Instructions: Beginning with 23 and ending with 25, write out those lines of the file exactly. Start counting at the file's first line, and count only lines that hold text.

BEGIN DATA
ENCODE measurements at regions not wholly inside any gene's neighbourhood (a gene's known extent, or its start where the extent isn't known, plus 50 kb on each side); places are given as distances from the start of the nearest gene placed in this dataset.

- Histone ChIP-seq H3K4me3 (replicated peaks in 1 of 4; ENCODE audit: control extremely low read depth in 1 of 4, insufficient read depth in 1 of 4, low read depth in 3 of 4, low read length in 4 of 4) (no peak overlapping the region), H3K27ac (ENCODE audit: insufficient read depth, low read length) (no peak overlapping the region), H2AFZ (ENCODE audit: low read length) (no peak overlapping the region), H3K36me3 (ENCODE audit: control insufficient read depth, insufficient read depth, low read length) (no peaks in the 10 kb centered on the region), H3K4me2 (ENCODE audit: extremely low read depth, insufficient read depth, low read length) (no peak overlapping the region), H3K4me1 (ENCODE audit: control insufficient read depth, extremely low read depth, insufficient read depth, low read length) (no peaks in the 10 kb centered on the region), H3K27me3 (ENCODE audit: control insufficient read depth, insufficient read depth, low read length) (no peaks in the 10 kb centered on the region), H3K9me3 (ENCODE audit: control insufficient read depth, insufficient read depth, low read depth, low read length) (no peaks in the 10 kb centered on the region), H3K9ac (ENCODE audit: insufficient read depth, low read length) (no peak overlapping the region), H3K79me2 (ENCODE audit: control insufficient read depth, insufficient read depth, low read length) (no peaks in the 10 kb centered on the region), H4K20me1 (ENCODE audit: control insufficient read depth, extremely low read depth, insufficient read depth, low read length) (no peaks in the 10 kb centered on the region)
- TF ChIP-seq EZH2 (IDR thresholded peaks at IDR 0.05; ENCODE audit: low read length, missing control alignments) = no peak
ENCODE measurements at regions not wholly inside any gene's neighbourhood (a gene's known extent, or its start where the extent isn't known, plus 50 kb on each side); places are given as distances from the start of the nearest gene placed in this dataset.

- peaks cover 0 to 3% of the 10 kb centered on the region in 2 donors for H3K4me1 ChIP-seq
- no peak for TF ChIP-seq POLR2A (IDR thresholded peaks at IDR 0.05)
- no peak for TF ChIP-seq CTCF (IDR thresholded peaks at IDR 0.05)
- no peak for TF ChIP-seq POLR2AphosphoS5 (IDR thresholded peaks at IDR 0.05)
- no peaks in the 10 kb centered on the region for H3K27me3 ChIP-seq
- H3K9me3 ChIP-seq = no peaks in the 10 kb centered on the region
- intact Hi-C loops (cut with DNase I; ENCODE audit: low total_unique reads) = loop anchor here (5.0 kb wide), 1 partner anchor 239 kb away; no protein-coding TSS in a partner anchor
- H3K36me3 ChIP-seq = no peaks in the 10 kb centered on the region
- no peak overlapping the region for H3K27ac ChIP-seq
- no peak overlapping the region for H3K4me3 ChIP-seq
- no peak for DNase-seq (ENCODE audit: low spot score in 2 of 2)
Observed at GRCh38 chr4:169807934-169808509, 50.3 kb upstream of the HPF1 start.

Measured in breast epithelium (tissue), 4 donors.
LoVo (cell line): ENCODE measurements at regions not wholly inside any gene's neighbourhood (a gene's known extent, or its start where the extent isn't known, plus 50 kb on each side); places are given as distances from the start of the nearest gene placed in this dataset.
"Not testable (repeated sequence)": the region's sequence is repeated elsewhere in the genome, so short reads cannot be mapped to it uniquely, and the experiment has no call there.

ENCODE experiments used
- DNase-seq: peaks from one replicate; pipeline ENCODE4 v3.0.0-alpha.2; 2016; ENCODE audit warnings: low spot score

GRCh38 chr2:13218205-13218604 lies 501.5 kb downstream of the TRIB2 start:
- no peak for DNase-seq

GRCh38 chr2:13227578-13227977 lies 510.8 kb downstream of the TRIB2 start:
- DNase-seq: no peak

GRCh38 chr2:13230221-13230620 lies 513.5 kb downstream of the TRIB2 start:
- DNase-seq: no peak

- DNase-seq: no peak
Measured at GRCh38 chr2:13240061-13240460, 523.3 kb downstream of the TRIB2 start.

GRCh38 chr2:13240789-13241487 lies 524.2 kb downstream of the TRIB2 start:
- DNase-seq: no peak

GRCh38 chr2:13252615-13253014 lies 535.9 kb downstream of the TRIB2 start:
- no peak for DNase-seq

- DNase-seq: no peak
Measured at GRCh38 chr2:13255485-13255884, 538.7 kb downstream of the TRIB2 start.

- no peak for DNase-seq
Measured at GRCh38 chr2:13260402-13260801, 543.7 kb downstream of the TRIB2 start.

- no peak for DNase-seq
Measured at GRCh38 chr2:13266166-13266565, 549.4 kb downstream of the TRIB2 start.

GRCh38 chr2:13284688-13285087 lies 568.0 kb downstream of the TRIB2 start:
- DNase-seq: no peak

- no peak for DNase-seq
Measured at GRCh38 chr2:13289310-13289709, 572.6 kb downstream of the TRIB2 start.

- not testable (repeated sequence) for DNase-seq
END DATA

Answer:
- no peak for DNase-seq

GRCh38 chr2:13227578-13227977 lies 510.8 kb downstream of the TRIB2 start:
- DNase-seq: no peak